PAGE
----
Photo Quiz

Erosions and Vesicles in a Febrile Infant


Am Fam Physician. 2021 Mar 1;103(5):305-306.

A five-month-old child with a history of dry skin presented with a spreading rash that began two days earlier. The patient had one day of fever up to 103°F (39.4°C). The rash began on the patient's cheek and then spread over the trunk and extremities. The patient was feeding well and had no vomiting or diarrhea. The patient was delivered vaginally at full term and was up to date on routine immunizations.

Physical examination revealed that the patient was ill-appearing but nontoxic, with a temperature of 104.3°F (40.3°C). There were diffuse, eroded, and coalescing vesicles on the right cheek, chest, abdomen, back, extremities, and scalp (Figure 1 and Figure 2). The genitals, palms, and soles were spared. There was no lymphadenopathy.






Based on the patient's history and physical examination findings, which one of the following is the most likely diagnosis?

  • A. Eczema coxsackium.

  • B. Eczema herpeticum.

  • C. Eczema vaccinatum.

  • D. Impetigo.

  • E. Primary varicella.


The answer is B: eczema herpeticum (also known as Kaposi varicelliform eruption). Eczema herpeticum is a serious complication in patients with chronic skin disease, primarily atopic dermatitis, and is caused by herpes simplex virus 1 infection. Atopic dermatitis, which has a prevalence of up to 17%, results in disruption of the epidermal barrier and impaired cell-mediated immunity.1 This leads to intensely pruritic, inflamed skin and allows for microbial infection.2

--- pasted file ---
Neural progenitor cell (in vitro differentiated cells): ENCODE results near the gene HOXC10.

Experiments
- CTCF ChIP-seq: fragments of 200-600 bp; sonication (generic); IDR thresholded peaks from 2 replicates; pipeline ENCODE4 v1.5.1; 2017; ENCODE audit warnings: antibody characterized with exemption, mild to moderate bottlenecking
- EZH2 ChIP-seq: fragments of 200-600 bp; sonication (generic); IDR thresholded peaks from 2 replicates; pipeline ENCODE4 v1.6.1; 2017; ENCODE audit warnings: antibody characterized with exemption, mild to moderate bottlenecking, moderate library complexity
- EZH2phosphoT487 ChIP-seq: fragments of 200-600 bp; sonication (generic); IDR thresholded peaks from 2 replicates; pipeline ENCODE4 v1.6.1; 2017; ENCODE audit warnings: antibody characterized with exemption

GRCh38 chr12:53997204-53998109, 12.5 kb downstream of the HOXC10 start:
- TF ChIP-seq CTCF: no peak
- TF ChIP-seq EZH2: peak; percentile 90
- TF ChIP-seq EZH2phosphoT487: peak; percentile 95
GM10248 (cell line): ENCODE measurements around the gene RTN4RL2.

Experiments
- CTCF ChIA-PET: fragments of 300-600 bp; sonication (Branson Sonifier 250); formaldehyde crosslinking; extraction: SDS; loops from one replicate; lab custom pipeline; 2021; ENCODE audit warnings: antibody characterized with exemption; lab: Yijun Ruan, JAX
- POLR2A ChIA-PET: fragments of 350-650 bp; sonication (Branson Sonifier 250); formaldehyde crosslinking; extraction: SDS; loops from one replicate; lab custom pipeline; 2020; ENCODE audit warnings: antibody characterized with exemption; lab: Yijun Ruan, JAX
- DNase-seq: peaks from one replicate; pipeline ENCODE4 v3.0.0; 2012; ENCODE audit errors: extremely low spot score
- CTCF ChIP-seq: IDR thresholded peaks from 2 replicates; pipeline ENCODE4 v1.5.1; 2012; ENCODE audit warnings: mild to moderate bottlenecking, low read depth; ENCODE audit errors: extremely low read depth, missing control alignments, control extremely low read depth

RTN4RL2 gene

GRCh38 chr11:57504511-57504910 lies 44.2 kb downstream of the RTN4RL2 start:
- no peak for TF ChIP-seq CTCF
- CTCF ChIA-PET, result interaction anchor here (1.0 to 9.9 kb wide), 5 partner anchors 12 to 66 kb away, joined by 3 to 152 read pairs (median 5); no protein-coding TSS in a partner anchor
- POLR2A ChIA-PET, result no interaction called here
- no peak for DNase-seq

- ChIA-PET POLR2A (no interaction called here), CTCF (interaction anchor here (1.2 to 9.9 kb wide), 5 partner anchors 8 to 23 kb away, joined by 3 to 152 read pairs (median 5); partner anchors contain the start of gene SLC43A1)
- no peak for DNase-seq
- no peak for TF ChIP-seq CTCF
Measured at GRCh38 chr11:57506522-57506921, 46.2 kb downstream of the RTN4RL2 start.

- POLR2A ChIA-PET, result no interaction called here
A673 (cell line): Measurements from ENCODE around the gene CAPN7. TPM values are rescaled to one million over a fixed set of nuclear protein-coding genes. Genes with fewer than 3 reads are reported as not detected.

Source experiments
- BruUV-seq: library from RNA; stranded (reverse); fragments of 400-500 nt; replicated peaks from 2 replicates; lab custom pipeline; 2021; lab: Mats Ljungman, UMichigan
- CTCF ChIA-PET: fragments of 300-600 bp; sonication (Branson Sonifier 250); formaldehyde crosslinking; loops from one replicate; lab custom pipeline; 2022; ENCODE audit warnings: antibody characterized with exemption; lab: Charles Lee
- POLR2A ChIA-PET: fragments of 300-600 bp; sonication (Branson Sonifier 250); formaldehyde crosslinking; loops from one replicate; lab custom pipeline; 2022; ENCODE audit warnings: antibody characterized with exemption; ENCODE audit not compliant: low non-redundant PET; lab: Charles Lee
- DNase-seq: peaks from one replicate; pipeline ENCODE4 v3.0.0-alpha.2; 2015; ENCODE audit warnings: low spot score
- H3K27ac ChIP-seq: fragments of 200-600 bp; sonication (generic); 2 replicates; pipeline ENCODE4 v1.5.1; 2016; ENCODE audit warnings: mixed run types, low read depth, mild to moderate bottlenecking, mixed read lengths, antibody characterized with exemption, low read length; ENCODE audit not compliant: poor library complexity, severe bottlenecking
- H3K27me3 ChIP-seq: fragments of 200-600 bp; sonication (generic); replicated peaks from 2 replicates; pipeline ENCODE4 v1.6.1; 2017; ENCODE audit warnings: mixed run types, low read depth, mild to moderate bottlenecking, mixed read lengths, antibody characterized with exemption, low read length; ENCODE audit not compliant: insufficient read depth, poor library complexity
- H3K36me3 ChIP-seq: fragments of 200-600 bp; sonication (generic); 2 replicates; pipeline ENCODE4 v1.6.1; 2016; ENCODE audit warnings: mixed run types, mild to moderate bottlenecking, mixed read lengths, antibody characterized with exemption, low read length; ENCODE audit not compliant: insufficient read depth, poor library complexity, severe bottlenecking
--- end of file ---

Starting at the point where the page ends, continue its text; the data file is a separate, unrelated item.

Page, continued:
Eczema herpeticum is a potentially life-threatening illness that can cause blindness if the eyes are involved and death if severe or untreated.

Address correspondence to Michael Kim, MD, at Reprints are not available from the authors.

Author disclosure: No relevant financial affiliations.


show all references

1. Boguniewicz M, Leung DYM. Atopic dermatitis: a disease of altered skin barrier and immune dysregulation. Immunol Rev. 2011;242(1):233–246....

2. Freyschmidt E-J, Mathias CB, Diaz N, et al. Skin inflammation arising from cutaneous regulatory T cell deficiency leads to impaired viral immune responses. J Immunol. 2010;185(2):1295–1302.

3. Liaw F-Y, Huang C-F, Hsueh J-T, et al. Eczema herpeticum: a medical emergency. Can Fam Physician. 2012;58(12):1358–1361.

4. Riemenschneider K, Creech CB, Thomsen I. Diffuse papulovesicular rash in an infant with eczema. J Pediatric Infect Dis Soc. 2017;6(4):403–405.

5. Reed JL, Scott DE, Bray M. Eczema vaccinatum. Clin Infect Dis. 2012;54(6):832–840.

6. Hartman-Adams H, Banvard C, Juckett G. Impetigo: diagnosis and treatment. Am Fam Physician. 2014;90(4):229–235. Accessed January 18, 2021.

7. Kennedy PGE, Gershon AA. Clinical features of varicella-zoster virus infection. Viruses. 2018;10(11):609.

This series is coordinated by John E. Delzell Jr., MD, MSPH, associate medical editor.

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